Bonus: If you’re under 26 and an EU resident, most museums and educational sites are free with your ID. I noticed that many public museums in Paris also offered a free entrance day, usually on the first Sunday of every month.
Find Free Activities
Most cities in Europe offer free walking tours, guided by a local. It’s a great way to get your bearings and learn a little more about a city than a tourist pamphlet will tell you. I like to start my trip-planning on Pinterest. Searching for articles about free activities in a certain city will turn up lots of fun excursion ideas that I can plan my day around.
One of my favorite activities that is free anywhere is exploring my new neighborhood. Stroll down historic streets, people watch, and discover a hidden restaurant that blows your mind. I save my money for the food.
Visit in the Off Season
Prices for everything from flights, to lodging, to attractions are drastically reduced when it’s not tourist season. I went to Paris in late October, and especially away from the Louvre and the Eiffel Tower, I saw very few fellow tourists. Locals are also much friendlier this time of year; I encountered none of the infamous Parisian snobbishness, and many shopkeepers were delighted to help me practice my French.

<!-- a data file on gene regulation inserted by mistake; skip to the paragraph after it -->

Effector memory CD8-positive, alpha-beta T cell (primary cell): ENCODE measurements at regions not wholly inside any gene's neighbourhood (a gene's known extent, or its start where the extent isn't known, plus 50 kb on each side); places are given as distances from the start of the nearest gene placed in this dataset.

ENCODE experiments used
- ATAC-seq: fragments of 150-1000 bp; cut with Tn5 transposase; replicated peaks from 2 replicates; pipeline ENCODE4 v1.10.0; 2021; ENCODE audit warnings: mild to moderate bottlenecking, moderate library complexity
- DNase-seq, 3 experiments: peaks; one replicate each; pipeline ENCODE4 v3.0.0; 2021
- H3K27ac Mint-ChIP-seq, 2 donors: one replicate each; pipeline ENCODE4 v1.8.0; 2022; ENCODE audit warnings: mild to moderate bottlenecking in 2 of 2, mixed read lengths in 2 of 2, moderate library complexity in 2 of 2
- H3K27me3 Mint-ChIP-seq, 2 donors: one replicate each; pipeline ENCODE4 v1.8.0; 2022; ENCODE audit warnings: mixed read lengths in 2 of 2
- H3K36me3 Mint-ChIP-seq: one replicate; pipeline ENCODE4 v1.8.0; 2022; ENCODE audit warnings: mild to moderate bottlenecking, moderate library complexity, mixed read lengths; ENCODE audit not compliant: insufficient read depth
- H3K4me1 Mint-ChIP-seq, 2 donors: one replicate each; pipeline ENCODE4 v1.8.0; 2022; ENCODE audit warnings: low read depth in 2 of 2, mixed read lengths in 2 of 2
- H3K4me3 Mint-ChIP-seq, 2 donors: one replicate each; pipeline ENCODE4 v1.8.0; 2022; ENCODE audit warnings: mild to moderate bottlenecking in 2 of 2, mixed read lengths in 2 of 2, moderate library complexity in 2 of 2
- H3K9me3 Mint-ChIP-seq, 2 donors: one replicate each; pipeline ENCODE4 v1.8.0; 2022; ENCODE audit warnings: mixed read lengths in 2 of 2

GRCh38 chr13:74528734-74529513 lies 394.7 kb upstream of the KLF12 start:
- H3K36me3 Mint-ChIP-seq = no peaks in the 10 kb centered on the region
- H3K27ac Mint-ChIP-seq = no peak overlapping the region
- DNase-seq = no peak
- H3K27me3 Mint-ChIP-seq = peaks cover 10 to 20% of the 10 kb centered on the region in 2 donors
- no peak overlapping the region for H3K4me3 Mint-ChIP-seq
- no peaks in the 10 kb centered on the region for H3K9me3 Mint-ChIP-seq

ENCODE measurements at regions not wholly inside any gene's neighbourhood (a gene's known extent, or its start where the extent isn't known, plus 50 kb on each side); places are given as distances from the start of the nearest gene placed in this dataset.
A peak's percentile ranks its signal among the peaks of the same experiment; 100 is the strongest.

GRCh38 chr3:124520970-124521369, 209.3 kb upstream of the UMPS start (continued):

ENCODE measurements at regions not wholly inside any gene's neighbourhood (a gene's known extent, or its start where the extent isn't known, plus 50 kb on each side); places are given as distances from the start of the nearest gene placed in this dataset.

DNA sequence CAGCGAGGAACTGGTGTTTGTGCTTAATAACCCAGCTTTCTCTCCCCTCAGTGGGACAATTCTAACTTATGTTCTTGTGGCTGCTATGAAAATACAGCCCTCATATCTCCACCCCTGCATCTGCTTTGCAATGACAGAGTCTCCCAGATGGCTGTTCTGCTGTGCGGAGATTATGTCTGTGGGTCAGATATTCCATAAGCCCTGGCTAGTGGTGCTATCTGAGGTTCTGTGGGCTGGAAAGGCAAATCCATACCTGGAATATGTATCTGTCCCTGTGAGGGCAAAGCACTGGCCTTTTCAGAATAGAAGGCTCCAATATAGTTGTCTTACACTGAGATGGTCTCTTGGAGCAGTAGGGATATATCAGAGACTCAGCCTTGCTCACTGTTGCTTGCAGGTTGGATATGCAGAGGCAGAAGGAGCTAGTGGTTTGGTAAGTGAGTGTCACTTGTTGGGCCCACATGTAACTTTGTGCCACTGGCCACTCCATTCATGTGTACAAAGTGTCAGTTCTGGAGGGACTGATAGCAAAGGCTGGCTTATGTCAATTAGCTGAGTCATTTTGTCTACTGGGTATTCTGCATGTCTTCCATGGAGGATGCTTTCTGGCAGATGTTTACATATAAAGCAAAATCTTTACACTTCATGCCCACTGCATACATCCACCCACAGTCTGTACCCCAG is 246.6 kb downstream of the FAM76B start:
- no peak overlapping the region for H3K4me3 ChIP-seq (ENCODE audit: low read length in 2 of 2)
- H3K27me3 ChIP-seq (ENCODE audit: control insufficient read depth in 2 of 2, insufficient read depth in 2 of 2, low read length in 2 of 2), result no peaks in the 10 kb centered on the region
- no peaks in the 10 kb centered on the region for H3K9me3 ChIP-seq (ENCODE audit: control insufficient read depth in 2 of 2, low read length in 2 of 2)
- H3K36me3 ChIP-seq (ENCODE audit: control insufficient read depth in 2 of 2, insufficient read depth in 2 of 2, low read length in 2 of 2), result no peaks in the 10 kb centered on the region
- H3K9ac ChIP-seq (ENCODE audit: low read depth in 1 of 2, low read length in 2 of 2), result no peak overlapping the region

Stay in Town
Don’t waste time and money traveling into town each day from suburban lodging. While you may pay a little more for a centrally-located Airbnb, you’ll be able to walk or use public transportation, and avoid renting a car. Your neighborhood will be much more interesting, and if you partake in local nightlife, you won’t have to worry about finding late-night transportation home.
Bring a Water Bottle
Airport bottled water is ridiculously upcharged. Bring a reusable water bottle in your carry-on, and fill it up at a water fountain past the TSA checkpoint. I also kept my bottle with me while exploring Paris. In most parts of Europe, it’s hard to find cheap or free water outside of meals, and dehydration is an easy way to compromise your immune system and wind up in a foreign hospital – a real vacation ruiner.
Use Loyalty Programs
Still having trouble affording airfare? Sign up for a couple travel credit cards and accumulate miles. Most cards offer sign-up bonuses of 50,000 points right off the bat. Sign up for both an airline card and a regular travel rewards card, like the Chase Sapphire Preferred or the Capital One Venture card, to earn points even faster.
Are you being rewarded for flights you’ve already taken? Most airlines have rewards programs or apps that keep track of your flights and help you rack up award miles to earn free flights. If you still have your ticket number, you can get credit for past flights when you sign up for a rewards account.
Using these savvy frequent-traveler tricks, it is possible to travel internationally without draining your savings account. What’s your dream travel destination? Do you have any cheap travel hacks I didn’t include? Tell me in the comments!